As members of the oil cartel OPEC and its allies meet this week to discuss adjusting output, analysts expect old tensions between oil producer giants to flare up again.
Russia and Saudi Arabia, respectively the world’s second and third largest producers of oil after the US, had often been at loggerheads in the past, but when crude oil prices plunged due to the pandemic, they rallied to radically cut production levels and underpin prices.
Now that prices have rebounded to pre-pandemic levels, at around $65 a barrel, the two heavyweights and their partners will discuss how to move forward – and how much crude to release back onto the global market.
“The priorities are well known – Russia wants to return to normal production as quickly as possible while Saudi Arabia wants to benefit from high prices a little longer,” Bjarne Schieldrop, chief analyst at commodities research group Seb, said ahead of a ministerial level meeting on March 4 at which quotas are expected to be adjusted.
While global demand for crude is recovering, OPEC has ensured that its production cuts create an “artificial shortage” that supports prices, according to Stephen Innes, chief global market strategist at broker group Axi.
Following two days of tough negotiations at 2021’s first summit in early January, the 23 members of the OPEC and OPEC+ groupings agreed to slowly increase oil supply to the world market.
For March, members have already agreed to withhold 7.05 million barrels per day (bpd), less than the 7.125 million bpd they cut last month.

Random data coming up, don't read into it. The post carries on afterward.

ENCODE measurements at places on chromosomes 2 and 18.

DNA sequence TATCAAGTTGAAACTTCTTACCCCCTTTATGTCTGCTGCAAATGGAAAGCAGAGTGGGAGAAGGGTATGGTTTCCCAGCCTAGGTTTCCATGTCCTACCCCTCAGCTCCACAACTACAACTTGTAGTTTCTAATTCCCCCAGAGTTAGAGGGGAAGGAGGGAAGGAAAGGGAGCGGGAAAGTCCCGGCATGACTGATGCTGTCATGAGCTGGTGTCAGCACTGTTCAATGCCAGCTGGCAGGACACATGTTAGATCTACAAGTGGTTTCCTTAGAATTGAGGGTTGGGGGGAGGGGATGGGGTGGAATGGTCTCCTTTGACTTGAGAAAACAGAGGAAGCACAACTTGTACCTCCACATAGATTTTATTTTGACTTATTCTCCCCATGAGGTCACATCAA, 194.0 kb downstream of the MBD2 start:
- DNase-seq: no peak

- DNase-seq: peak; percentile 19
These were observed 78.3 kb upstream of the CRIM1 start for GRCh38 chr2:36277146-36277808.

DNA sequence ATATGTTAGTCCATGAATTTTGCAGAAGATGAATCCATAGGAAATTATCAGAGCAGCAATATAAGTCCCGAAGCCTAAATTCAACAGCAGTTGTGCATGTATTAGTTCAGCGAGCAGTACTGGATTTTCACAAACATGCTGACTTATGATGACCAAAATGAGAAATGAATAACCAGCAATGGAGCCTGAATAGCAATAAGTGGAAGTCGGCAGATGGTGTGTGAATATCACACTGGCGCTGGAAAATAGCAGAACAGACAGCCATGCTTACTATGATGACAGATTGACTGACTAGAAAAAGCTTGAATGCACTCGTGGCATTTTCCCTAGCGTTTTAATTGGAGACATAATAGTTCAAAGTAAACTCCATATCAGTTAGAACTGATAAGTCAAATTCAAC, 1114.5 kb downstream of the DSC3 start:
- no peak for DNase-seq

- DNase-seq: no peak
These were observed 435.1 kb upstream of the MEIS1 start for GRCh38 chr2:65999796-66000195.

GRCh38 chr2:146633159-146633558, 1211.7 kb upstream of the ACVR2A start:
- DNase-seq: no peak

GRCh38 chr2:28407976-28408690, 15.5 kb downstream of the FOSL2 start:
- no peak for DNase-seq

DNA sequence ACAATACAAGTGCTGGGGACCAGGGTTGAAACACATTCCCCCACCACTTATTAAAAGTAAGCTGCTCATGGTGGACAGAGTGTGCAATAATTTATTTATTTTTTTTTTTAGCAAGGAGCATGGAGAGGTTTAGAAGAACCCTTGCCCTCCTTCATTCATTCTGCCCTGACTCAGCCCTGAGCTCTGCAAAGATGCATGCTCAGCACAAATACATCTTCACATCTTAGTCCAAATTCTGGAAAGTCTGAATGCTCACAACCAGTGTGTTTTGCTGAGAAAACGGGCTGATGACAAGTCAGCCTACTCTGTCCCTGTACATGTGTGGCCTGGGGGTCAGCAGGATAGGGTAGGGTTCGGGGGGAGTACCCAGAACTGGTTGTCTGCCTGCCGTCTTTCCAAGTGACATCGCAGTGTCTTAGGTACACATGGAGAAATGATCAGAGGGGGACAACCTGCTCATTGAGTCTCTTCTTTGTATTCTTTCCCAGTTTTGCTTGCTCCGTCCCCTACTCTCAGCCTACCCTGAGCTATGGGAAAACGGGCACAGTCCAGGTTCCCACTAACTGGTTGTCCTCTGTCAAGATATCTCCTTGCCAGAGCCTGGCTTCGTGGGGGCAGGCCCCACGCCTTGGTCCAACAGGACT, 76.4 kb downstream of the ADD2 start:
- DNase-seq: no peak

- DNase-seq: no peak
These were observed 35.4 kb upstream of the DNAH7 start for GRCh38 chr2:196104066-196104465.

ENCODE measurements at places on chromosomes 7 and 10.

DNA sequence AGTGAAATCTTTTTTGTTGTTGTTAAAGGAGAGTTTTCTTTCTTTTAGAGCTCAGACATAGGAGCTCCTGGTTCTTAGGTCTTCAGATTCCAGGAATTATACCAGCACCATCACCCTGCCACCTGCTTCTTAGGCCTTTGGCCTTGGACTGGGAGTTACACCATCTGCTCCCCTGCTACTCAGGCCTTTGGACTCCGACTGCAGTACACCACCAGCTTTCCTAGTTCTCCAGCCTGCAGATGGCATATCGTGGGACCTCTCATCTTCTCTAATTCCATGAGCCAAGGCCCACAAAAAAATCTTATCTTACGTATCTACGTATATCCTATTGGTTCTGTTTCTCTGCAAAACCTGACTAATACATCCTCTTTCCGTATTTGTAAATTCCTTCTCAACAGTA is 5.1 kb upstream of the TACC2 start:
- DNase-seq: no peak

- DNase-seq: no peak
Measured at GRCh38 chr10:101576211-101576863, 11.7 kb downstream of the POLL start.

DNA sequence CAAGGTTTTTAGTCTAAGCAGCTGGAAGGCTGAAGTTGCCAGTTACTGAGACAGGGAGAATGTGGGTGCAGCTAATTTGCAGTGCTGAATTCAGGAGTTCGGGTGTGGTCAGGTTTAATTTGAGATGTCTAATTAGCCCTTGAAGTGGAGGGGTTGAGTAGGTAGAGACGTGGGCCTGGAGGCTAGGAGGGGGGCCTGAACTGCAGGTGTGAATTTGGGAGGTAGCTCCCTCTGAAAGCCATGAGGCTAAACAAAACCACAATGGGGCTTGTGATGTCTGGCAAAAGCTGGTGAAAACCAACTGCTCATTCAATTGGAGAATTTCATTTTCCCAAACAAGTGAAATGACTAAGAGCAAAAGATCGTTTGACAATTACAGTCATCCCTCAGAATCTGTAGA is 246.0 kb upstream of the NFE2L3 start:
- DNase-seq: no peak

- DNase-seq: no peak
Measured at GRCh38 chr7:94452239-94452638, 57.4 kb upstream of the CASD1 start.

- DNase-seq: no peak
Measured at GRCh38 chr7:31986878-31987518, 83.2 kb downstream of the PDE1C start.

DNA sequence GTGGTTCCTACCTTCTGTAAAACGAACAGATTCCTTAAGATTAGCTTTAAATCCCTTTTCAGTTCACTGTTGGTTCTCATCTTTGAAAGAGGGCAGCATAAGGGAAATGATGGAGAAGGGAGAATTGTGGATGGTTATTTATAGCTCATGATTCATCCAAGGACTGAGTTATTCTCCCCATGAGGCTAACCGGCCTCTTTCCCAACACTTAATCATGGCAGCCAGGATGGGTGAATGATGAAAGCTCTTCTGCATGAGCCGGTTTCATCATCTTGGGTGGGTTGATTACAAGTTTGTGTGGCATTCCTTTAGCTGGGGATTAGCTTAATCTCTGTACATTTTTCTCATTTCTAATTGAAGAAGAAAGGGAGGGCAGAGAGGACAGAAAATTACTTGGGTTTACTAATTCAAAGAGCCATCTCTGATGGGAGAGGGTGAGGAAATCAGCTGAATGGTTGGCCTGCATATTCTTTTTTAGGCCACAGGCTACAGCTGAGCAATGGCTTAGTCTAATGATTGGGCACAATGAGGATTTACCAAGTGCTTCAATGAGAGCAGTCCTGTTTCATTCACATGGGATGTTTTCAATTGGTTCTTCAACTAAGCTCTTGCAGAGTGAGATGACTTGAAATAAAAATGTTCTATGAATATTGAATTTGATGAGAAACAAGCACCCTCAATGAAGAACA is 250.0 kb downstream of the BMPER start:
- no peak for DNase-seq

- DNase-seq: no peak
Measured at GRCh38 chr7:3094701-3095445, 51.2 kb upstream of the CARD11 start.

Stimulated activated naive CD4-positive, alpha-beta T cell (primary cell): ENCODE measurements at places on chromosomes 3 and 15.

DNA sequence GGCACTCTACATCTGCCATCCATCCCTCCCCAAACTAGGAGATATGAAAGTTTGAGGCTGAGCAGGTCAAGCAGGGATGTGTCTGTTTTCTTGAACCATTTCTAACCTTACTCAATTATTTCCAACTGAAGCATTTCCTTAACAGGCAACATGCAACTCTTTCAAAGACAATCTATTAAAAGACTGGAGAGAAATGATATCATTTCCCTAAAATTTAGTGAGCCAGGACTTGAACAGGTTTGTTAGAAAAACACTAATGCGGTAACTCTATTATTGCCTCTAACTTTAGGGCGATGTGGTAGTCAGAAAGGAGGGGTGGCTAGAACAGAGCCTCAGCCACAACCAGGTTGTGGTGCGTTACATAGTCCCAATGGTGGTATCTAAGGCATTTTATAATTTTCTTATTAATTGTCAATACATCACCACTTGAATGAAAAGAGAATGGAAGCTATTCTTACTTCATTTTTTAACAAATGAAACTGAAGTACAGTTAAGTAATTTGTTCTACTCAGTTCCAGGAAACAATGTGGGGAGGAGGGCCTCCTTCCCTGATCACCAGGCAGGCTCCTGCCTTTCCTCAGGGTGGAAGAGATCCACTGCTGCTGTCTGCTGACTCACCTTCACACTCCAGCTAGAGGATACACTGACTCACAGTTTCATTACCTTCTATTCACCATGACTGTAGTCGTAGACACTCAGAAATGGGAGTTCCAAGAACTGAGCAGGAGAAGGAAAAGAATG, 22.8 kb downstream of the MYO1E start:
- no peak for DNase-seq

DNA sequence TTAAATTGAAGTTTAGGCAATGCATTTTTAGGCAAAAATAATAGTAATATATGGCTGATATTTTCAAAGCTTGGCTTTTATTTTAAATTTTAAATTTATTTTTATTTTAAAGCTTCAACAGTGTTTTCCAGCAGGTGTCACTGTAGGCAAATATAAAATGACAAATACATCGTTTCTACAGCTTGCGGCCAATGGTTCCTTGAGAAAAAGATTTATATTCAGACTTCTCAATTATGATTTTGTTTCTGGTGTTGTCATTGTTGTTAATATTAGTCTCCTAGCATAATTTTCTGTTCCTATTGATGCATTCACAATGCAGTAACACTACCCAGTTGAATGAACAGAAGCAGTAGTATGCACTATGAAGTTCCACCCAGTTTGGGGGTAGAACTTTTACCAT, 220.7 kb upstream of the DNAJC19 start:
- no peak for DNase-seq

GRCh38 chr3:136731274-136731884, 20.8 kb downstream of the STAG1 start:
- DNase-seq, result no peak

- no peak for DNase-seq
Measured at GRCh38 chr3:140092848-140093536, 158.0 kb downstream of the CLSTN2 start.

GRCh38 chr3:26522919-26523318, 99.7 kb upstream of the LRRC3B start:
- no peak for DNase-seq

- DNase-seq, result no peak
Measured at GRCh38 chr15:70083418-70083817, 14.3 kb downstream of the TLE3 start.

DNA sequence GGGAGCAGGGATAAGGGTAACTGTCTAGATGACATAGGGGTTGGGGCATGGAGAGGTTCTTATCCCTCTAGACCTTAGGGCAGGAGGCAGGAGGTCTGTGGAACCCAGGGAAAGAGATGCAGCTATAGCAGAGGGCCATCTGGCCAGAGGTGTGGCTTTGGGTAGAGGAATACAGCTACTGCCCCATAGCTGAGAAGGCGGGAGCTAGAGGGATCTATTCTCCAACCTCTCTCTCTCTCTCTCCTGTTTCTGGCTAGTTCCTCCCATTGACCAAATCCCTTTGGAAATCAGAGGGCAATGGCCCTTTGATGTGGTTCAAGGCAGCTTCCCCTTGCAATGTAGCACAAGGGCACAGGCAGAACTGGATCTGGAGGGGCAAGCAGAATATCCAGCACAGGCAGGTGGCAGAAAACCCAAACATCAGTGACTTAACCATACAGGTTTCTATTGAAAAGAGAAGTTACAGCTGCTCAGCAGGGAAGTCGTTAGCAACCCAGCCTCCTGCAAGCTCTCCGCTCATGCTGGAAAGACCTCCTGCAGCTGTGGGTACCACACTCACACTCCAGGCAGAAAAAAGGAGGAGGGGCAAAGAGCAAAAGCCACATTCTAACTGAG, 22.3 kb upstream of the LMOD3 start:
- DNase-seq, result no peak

With vaccination campaigns underway and demand in China, the world’s largest oil importer, back at pre-pandemic levels, exactly how much oil OPEC+ will allow to be traded for April will be at the heart of March 4’s ministerial-level debate.
Though the virus still poses a threat, it is likely “that the rise in oil prices will lead to a more rapid loosening of cuts”, than previously anticipated, analysts at Capital Economics say.
The quota of cuts expected to be observed by each country will be closely scrutinised by market watchers – as will any divergence between the main producers.
OPEC kingpin Saudi Arabia has in recent times been willing to take on extra production cuts to facilitate agreement.
Riyadh recently decided to reduce output by one million barrels per day, while Russia and Kazakhstan have slightly increased their crude production.
OPEC+ members have disagreed frequently in the past, with quotas expected to once again become a particularly contentious point of discussion this week.
Iran, Venezuela and Libya have been exempt from OPEC’s quotas, while others, including Iraq and Nigeria, have flouted the OPEC+ agreement, producing above quota for months.
OPEC members are also monitoring any signs that US President Joe Biden might lift sanctions on Iran, which would allow Tehran to re-enter the global market and dramatically increase supply.
On March 3, a day before the meeting sets new quotas, the club’s monthly meeting will assess current market conditions and threats in a video conference.